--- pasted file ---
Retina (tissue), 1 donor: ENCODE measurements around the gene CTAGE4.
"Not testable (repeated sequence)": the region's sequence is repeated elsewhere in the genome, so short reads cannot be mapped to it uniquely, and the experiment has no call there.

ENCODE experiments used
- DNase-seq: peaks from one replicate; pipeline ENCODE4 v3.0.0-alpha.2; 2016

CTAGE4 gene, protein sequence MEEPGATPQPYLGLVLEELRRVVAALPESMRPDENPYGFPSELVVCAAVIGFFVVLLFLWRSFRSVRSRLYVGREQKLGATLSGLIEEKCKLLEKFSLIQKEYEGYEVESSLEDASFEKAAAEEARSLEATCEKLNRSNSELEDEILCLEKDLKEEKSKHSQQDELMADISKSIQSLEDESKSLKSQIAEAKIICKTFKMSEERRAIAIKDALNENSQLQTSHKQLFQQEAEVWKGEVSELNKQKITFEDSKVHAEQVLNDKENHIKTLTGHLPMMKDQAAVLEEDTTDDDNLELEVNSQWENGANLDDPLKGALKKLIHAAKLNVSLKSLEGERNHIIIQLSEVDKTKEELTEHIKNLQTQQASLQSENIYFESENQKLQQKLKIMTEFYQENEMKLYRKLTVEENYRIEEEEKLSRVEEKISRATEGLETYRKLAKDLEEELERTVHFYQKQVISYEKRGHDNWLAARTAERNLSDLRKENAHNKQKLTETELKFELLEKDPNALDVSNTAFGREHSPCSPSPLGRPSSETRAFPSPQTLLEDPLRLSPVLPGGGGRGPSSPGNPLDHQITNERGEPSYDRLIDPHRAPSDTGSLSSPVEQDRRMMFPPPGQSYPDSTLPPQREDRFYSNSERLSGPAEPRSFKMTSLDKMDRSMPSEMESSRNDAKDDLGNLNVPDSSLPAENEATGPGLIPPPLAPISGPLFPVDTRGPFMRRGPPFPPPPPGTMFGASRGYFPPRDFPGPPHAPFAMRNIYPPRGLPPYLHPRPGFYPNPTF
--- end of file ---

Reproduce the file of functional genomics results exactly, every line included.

Retina (tissue), 1 donor: ENCODE measurements around the gene CTAGE4.
"Not testable (repeated sequence)": the region's sequence is repeated elsewhere in the genome, so short reads cannot be mapped to it uniquely, and the experiment has no call there.

ENCODE experiments used
- DNase-seq: peaks from one replicate; pipeline ENCODE4 v3.0.0-alpha.2; 2016

CTAGE4 gene, protein sequence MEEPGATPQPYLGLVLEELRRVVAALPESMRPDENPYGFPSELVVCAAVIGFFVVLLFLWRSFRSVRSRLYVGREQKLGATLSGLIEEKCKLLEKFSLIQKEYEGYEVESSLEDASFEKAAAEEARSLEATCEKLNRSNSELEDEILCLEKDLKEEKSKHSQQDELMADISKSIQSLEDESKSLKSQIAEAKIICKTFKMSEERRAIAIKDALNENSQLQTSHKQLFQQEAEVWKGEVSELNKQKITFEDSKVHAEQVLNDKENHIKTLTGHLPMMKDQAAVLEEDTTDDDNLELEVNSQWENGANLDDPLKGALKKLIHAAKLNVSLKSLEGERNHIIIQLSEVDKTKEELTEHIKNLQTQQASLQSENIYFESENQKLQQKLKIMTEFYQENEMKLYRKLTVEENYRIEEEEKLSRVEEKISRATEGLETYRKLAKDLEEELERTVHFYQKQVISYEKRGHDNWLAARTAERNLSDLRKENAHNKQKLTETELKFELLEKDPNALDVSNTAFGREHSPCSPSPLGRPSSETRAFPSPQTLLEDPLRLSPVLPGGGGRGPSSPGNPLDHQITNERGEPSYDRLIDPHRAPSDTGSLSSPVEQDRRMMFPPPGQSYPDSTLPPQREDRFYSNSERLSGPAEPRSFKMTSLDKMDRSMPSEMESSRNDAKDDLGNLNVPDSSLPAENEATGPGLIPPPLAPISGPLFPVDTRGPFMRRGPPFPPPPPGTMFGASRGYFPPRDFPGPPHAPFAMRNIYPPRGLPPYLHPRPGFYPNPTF